First Fully Solar Powered Village in India: Dharnai
First Fully Solar Powered Village in India :Surrounded by stories of gloom, doom and disappointment, we do not often get to hear news worth celebrating and sharing. Here, however, is one truly worth story of being happy and proud about!Even as more than 300 million people wait for electricity in India, Dharnai in Bihar unshackled from darkness and declared itself as an energy-independent village on 20 July.
The Dharnai grid serves about 450 homes, housing 2,400 residents, ngo says, as well as roughly 50 businesses, streetlights, water pumps, two schools, health care center, and other public and private ventures. It has a battery to store excess electricity, for use during the sunless hours.
The people of Dharnai village used to have a facility supplied by the state Government, which provided electricity, but this hasn’t been available for the last 33 years and diesel generators were the only source of electricity.
While India was growing leaps and bounds, we were stuck here for the last 30 years, trying everything in the book to get electricity. We were forced to struggle with kerosene lamps and expensive diesel generators, said Kamal Kishore, a resident of Dharnai.First Fully Solar Powered Village in India.
The NGO Organisation came here in 2014. Within two months, streetlights were installed. Since then, it does not feel like we are living in darkness. And children are studying well. Villagers have many benefits from this venture, Ashok Kumar Singh, another resident says.
Built within three months and on a test-run since March, the quick-to-install micro-grid launched by ngo with the help of NGOs BASIX and CEED takes care of 60 street lights, energy requirements of two schools, one health centre, one Kisan Training Centre (Farmer Training Centre) and 50 commercial establishments.
The project did not just provide electricity for the village, but also the mandate to a better life and ambition. Youngsters like Santan Kumar, 19, had little opportunity in Dharnai, nor did they have the resources to go out of the village and carve a future. In September 2012, though, opportunity knocked.
Now Santan is an electrician and is responsible for the wiring of households that apply for an electrical connection from the recently installed solar microgrid in his village.
From womb to tomb, women of villages like Dharnai struggle every day to fulfill the basic necessities of food, water and fuel for their families. With the commencement of solar power, they are saved from the long walks enduring natural hardships, abuse, and fear of rape and death.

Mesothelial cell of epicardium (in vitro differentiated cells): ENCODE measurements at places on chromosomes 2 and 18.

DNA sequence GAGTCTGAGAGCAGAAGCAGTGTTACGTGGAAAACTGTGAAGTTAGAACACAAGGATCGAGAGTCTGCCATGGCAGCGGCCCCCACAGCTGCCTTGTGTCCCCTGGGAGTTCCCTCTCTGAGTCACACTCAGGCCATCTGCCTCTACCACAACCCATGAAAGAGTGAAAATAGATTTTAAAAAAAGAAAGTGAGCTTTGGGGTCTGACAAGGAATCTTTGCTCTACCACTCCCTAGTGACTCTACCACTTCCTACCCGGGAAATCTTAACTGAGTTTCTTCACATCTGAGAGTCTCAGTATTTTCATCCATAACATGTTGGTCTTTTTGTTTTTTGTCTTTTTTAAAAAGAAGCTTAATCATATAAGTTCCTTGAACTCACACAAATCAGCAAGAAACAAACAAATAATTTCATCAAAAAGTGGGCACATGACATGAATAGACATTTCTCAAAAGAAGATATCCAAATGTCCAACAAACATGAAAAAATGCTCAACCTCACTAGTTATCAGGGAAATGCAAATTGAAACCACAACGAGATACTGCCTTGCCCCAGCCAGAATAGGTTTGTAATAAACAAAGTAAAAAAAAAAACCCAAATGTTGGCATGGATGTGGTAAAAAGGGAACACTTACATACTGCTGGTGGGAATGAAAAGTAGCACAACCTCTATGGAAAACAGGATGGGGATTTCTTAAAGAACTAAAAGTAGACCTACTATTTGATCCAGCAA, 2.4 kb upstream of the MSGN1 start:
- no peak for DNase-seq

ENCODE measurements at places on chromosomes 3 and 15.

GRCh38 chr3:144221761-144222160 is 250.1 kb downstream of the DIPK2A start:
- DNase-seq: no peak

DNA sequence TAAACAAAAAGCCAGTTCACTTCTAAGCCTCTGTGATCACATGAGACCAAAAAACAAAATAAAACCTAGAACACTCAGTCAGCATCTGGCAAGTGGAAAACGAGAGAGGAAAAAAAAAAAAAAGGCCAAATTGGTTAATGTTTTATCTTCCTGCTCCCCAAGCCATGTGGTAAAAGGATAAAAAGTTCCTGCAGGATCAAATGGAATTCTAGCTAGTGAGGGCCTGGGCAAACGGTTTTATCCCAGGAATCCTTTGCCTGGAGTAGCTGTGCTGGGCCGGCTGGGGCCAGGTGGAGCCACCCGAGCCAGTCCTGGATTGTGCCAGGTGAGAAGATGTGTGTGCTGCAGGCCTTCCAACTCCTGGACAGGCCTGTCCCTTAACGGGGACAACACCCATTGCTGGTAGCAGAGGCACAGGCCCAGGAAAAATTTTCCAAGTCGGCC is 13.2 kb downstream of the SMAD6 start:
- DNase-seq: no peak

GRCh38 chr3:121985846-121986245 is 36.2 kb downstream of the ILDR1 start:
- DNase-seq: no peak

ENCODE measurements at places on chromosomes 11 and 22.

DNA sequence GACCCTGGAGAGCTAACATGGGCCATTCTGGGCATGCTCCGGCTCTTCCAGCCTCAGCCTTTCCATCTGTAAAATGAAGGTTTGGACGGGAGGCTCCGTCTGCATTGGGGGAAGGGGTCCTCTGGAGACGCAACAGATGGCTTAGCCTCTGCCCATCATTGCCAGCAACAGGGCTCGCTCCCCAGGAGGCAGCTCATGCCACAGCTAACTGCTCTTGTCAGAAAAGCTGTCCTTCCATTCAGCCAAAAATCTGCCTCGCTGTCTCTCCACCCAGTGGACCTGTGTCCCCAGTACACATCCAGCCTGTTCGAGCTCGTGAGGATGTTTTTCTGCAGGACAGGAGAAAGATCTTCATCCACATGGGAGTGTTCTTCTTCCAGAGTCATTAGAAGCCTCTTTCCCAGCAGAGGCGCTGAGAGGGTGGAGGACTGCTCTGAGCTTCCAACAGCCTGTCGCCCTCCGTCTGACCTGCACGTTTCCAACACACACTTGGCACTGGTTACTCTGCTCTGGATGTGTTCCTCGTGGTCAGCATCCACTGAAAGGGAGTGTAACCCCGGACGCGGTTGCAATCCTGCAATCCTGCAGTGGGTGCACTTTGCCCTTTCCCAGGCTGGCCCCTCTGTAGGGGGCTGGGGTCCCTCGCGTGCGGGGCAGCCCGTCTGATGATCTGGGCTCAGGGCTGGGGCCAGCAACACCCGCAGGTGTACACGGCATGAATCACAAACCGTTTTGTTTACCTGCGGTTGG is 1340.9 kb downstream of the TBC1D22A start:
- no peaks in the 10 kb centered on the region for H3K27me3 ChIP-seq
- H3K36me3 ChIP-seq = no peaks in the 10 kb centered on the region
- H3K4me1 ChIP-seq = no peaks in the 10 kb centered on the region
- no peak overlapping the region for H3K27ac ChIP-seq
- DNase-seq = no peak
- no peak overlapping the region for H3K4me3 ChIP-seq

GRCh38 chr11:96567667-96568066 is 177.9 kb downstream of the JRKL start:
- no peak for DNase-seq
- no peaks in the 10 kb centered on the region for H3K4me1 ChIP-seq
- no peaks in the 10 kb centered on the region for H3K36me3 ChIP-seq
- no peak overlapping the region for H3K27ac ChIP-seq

It required a heterogeneous village for this project where agriculture was the main occupation along with basic social infrastructure like a school, healthcare facility, an anganwadi (communal childcare centre), a commercial zone and around 400 households, according to ngo.
The coal-fired and nuclear-fired power plants of the country will not be able to reach the Dharnais of the country. Nor will they be able to address global climate concerns and India’s commitments towards those concerns. India needs to seriously reconsider its energy strategy and prioritise renewable energy for social and climate justice,said Samit Aich, Executive Director- ngo, at the launch of the micro-grid attended by more than 3,000 villagers and community leaders from 25 villages.
Extensive field research and assessment based on various feasibility criteria resulted in selecting Dharnai village panchayat in the Makhdumpur block, Jehanabad district, Bihar. Just 80 kms from Patna (on the Patna-Gaya highway) it also has a railway station, Barabar Halt.
The total land holding is 1,500 bigha and around 1,200 bigha is used for agriculture. Agriculture is the predominant economic activity and there has been a substantial energy demand for irrigation. Our survey shows that about 4,03,125 cubic meters of water is required annually for irrigation.
umulatively, the expense for irrigation is about Rs. 12,54,000 annually. With increasing diesel prices, these expenses will continue to rise further. The village settlement area, comprising houses, shops and other buildings, is around 100 bigha.
Various shops dot the village along with local eat-outs, bank, etc., constituting the commercial demand for energy. Households spread across the village in 4 clusters need lighting, fans, mobile charging; and in some cases, television. All these make Dharnai an ideal case for CEED’s demo project.